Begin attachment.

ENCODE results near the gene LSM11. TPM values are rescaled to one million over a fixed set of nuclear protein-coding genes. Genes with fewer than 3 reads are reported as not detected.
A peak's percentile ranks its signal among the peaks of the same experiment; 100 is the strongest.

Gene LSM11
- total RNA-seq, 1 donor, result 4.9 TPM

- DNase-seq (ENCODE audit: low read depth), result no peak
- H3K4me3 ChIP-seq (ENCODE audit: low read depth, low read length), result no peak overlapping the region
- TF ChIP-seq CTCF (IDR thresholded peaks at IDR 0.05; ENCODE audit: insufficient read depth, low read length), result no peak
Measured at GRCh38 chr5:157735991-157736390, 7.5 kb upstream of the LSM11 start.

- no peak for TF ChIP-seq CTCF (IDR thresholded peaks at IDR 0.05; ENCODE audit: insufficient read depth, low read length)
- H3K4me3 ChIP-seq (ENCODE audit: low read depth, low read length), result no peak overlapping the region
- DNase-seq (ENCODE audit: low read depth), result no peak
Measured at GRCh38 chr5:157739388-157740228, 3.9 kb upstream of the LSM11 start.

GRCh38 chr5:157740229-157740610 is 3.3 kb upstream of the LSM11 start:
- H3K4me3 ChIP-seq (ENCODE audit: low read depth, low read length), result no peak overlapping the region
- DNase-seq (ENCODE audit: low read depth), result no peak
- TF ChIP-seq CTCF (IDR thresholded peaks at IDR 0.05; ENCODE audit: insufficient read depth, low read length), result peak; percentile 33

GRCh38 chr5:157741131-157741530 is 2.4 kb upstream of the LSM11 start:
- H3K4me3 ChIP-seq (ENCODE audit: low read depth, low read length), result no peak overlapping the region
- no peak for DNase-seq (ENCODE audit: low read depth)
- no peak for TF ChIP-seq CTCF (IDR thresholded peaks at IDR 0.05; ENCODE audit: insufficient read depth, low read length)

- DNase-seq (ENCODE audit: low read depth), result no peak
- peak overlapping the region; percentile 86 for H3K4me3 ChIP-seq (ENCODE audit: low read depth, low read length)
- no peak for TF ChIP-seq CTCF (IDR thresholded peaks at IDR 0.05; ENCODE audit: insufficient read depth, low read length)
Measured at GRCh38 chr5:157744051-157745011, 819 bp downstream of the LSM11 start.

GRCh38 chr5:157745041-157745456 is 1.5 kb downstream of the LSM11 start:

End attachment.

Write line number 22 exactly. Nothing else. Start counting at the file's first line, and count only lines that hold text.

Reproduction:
- peak overlapping the region; percentile 86 for H3K4me3 ChIP-seq (ENCODE audit: low read depth, low read length)